Mary Bulmer is one of the most popular young ladies in the school. Like her classmates, she is preparing for exams. Today is different though. It is a difficult day for Mary, upset and embarrassed about Gertie’s leaving for the hospital. She decides to take a day off school and study and go fishing. Just after the wagon with her father, Gertie and Grace leaves for Londonderry Station, an automobile drives up to the front of the Bulmer house and Mary hurries out with a basket of food and a fishing pole. She’s off with Wendell Anderson, Harold Firman and Leslie Geddes. They are heading to Isaac’s Lake to catch their maximum allotment of trout, if they can. It is a day’s outing for the young folks. Her friends know that it will help cheer Mary up to be casting her line in the calm waters of the lake. She competes with the lads for the most trout, and usually wins easily. After all, she has taken lessons from her brother, Arthur, who can find trout in any puddle.


1. The History of Great Village, printed in 1960, lists 115 Great Villagers who entered the teaching profession. The heyday of teachers in Great Village was from the 1890s to the 1920s. A good number of young women also went into nursing, the other principal profession for them in the late 19th and early 20th centuries. The History of Great Village lists nearly 40 women from the village who become nurses, including five women from the Bulmer family: Gertrude, Grace and Mary, and their nieces Eleanor and Hazel.

2. In 1997 the Great Village School was designated a Provincial Heritage Property. It is still used as a school today, one of the only buildings of that era operating as such.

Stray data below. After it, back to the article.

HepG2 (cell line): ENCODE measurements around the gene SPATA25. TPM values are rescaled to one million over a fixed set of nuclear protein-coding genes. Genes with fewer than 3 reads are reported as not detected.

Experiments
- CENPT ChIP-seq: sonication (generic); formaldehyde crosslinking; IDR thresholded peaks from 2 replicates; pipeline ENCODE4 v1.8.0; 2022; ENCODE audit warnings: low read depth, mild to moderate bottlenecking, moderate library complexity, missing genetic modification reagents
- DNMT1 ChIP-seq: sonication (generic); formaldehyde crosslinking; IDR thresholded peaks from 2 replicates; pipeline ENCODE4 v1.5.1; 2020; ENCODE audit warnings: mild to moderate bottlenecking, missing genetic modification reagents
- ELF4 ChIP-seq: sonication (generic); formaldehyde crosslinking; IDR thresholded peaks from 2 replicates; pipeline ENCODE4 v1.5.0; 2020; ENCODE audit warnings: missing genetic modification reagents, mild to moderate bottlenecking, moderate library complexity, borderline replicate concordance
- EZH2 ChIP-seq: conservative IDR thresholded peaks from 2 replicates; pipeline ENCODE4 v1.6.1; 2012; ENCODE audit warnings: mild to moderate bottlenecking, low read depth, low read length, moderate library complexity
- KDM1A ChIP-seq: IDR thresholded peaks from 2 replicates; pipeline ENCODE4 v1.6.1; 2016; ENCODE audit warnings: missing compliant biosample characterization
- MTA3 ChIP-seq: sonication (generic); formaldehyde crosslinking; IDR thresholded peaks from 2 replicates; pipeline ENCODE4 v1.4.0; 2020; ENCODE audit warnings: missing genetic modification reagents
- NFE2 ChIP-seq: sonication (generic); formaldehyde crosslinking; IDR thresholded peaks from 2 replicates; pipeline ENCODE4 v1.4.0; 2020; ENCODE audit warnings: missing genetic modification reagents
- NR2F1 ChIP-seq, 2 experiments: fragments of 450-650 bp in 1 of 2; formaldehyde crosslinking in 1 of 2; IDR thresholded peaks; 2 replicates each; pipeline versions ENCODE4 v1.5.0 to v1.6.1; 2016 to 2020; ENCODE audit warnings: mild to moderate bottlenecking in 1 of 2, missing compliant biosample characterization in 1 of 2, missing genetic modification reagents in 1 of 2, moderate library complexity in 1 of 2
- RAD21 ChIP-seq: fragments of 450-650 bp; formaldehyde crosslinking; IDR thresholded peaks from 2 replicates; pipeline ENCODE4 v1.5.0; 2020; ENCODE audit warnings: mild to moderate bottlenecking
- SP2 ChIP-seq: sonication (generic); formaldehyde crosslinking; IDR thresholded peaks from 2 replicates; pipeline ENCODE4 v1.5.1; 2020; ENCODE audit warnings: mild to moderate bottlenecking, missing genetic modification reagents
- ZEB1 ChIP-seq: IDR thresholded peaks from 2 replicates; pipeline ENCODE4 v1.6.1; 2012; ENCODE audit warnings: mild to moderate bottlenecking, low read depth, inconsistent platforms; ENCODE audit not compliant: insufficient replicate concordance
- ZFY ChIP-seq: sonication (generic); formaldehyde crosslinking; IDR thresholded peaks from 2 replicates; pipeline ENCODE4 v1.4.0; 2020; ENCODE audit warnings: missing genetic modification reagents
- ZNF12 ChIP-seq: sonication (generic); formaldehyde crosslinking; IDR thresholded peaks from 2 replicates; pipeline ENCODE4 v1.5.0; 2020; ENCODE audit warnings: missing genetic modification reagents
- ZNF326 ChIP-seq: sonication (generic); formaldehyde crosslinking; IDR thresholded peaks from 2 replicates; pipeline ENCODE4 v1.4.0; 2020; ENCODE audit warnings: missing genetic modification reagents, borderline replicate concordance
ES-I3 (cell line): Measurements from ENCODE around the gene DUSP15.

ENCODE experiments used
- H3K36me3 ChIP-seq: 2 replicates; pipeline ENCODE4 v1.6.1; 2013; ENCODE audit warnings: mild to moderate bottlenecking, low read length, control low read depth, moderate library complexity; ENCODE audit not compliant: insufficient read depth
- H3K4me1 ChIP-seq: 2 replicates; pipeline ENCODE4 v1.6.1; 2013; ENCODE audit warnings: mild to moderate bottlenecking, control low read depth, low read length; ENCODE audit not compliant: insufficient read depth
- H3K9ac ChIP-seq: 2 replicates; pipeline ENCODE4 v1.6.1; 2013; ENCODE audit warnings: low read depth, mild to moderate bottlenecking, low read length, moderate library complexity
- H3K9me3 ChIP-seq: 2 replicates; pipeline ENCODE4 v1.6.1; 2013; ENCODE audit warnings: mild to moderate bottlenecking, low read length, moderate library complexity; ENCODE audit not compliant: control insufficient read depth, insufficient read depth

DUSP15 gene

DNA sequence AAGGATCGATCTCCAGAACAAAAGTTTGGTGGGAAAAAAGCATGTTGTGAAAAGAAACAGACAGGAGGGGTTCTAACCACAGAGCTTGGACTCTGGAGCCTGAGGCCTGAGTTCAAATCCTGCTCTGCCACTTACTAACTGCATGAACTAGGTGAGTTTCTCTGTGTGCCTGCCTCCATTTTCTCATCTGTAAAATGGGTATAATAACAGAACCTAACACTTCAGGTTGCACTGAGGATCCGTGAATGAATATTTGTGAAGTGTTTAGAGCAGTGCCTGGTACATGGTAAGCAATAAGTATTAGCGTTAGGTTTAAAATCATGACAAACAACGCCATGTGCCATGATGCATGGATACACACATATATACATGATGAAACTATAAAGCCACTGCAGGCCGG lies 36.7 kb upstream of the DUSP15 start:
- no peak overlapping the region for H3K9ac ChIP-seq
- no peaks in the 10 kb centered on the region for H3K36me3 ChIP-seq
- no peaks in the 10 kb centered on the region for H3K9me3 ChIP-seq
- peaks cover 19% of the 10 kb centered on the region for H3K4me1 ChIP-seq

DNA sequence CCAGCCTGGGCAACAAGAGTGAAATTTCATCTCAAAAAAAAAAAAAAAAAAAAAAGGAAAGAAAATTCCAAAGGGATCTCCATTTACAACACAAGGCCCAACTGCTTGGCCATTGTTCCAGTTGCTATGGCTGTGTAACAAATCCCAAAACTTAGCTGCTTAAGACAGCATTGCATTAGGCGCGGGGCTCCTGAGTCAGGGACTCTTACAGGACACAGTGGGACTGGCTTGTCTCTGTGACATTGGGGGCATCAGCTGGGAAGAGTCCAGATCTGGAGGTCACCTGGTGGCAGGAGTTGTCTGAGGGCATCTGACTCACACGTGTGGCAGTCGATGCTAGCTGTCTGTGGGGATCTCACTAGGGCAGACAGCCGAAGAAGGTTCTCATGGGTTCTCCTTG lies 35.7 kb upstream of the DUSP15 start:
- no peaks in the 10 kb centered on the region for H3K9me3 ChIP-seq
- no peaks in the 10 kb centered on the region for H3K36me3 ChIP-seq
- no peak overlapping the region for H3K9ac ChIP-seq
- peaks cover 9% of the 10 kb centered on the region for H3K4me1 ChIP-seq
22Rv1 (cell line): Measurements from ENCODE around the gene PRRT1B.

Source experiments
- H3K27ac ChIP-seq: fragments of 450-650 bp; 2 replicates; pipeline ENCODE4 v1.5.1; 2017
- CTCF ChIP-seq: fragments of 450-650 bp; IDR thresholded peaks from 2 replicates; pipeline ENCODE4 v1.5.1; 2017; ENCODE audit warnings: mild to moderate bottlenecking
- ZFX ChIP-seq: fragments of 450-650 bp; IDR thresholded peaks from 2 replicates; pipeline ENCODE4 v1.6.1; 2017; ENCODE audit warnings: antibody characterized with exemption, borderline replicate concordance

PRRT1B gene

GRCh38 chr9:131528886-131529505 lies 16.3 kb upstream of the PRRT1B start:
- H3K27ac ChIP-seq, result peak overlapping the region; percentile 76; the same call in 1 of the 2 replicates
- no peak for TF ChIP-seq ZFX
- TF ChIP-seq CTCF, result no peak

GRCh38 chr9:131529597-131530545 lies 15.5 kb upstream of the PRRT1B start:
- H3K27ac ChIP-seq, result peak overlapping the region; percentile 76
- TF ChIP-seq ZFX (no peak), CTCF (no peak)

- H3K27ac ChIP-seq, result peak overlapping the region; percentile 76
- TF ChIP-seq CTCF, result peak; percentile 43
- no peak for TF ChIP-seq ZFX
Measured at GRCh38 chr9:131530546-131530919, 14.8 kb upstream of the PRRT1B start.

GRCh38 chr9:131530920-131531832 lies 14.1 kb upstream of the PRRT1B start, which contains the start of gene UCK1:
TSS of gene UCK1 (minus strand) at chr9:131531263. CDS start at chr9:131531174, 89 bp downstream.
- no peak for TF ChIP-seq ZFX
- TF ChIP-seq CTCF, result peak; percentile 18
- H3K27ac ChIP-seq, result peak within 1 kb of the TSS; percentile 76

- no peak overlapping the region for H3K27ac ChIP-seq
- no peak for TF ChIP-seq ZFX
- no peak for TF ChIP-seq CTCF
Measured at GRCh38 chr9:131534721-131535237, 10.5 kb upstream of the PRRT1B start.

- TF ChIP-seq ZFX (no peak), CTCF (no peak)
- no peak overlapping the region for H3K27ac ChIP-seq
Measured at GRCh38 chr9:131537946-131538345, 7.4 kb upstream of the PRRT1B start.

3. Georgie Morash, a contemporary of Elizabeth Bishop’s beloved Aunt Grace, was Bishop's Primary teacher in 1916-1917. Bishop’s memory of Georgie was vivid, as revealed in her memoir about this inaugural pedagogical experience, “Primer Class”: “That was our teacher’s name, Georgie Morash. To me she seemed very tall and stout, straight up and down, with a white starched shirtwaist, a dark straight skirt, and a tight, wide belt that she often pushed down, in front, with both hands. Everything, back and front, looked smooth and hard; maybe it was corsets. But close to, what I mostly remember abut Miss Morash, and mostly looked at, were her very white shoes, Oxford shoes, surprisingly white, white like flour, and large, with neatly tied white laces....Miss Morash always carried her pointer. As she walked up and down the aisles, looking over shoulders at the scribblers or slates, rapping heads, or occasionally boxing an ear, she talked steadily, in a loud, clear voice. This voice had a certain fame in the Village. At dinner my grandfather would quote what he said he had heard Miss Morash saying to us (or even to me) as he drove by that morning, even though the schoolhouse was set well back from the road” (Collected Prose, 7-8).